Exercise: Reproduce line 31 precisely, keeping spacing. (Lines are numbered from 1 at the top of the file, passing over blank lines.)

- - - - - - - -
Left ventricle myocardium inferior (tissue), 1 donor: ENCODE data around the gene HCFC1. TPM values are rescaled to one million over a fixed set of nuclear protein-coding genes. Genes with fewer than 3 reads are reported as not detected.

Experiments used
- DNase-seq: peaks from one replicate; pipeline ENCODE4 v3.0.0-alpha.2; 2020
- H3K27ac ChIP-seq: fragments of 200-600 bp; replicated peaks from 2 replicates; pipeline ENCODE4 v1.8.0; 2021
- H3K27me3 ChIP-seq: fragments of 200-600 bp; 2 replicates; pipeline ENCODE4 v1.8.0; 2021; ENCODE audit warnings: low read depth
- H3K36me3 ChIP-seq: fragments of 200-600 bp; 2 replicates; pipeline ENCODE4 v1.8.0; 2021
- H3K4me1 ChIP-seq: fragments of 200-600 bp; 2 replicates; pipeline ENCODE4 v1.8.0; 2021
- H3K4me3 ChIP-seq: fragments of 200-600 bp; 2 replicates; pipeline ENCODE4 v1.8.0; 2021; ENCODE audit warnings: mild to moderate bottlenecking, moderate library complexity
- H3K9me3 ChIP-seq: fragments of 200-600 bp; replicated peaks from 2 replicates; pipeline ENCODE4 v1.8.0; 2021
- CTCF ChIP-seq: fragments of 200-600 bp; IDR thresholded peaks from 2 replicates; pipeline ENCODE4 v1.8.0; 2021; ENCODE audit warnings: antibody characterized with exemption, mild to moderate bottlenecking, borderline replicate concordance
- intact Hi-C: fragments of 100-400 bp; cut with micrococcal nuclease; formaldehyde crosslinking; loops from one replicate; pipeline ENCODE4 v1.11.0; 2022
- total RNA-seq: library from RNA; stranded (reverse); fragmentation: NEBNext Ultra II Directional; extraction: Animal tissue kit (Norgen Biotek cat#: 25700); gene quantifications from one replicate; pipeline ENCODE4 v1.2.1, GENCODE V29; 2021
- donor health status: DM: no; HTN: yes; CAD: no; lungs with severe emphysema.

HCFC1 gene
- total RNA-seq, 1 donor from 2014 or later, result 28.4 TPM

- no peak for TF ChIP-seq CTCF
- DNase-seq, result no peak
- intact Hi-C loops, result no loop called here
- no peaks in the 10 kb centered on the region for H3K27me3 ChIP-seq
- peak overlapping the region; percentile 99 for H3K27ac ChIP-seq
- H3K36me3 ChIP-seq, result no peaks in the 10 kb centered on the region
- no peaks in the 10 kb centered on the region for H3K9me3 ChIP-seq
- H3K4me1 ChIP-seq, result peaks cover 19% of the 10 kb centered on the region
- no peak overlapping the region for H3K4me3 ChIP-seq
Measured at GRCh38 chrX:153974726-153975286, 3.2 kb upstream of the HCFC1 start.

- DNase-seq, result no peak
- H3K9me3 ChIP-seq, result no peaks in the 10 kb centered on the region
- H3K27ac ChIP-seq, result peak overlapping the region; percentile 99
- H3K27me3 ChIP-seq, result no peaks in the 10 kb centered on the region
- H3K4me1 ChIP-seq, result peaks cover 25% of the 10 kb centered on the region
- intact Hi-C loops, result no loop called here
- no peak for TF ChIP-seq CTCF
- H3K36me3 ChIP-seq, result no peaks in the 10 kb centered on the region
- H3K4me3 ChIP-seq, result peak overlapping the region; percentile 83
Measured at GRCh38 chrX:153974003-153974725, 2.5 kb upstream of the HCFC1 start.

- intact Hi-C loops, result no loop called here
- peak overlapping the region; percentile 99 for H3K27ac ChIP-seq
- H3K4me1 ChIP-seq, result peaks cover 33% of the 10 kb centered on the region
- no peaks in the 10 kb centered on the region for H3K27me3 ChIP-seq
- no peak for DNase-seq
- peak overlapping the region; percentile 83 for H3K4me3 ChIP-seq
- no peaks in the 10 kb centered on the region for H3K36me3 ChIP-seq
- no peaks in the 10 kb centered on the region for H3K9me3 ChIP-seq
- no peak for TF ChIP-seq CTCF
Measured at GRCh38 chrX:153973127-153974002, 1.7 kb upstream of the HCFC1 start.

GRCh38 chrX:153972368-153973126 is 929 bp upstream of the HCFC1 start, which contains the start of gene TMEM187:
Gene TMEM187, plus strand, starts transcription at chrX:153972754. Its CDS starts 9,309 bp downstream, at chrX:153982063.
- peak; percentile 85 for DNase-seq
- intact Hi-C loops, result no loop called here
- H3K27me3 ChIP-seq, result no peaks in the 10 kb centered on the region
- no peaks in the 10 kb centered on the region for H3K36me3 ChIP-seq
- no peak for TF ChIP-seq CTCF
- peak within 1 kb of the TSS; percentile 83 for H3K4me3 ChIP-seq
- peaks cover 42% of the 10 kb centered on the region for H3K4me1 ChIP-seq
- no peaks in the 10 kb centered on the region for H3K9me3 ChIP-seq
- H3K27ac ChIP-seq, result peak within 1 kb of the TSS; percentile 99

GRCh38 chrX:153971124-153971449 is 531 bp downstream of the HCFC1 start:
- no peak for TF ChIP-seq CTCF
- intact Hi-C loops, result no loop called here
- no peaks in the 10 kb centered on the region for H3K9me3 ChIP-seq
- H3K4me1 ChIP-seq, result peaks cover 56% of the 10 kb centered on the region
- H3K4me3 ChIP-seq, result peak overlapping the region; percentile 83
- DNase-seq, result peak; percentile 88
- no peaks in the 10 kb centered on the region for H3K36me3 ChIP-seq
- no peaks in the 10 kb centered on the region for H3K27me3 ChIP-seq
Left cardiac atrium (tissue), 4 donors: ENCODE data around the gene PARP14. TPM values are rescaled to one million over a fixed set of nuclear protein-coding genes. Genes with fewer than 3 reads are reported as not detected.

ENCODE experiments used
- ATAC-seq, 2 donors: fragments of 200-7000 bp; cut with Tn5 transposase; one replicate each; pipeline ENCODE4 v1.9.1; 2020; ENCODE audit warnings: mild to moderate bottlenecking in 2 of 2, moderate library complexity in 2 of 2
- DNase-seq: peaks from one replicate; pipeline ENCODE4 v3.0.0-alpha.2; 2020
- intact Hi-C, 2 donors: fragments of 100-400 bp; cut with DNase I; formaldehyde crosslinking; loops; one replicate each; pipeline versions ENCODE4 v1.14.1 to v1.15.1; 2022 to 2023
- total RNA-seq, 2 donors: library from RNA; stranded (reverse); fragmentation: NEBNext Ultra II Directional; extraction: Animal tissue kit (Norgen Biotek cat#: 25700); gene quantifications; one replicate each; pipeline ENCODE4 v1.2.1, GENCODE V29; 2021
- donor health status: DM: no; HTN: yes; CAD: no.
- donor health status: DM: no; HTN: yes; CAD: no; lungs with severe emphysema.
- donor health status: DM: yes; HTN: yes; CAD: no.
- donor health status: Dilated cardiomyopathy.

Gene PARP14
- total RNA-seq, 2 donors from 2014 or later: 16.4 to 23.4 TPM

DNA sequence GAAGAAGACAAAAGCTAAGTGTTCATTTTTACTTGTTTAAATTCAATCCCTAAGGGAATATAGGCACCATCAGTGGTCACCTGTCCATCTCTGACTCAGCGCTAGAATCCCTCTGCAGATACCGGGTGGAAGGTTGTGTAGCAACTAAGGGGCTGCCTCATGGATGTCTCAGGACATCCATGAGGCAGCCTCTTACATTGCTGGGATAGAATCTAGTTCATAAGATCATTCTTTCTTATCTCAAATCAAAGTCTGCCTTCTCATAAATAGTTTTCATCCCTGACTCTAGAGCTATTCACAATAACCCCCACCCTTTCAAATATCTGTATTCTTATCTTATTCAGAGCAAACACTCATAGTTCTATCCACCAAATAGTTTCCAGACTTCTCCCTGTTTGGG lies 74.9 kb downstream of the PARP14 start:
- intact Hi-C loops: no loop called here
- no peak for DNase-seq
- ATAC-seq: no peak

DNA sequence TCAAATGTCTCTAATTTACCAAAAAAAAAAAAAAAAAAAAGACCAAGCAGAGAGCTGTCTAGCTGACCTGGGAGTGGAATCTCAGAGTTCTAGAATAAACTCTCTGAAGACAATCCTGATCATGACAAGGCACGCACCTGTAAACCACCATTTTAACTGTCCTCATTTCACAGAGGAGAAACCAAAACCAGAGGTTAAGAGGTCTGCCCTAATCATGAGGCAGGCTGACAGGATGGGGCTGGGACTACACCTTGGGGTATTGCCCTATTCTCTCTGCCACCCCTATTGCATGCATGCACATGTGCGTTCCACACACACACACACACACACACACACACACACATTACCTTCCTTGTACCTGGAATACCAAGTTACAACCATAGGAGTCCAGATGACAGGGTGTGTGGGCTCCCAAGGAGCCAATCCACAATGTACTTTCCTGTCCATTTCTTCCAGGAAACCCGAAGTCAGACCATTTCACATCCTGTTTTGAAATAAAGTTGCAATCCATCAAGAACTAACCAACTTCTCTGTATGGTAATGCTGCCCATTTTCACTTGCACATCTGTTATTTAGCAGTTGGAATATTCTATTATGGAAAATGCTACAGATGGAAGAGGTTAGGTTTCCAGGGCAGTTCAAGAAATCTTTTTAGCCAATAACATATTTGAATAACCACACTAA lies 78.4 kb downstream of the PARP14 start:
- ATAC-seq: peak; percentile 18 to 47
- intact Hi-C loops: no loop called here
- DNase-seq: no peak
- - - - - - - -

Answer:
- intact Hi-C loops, result no loop called here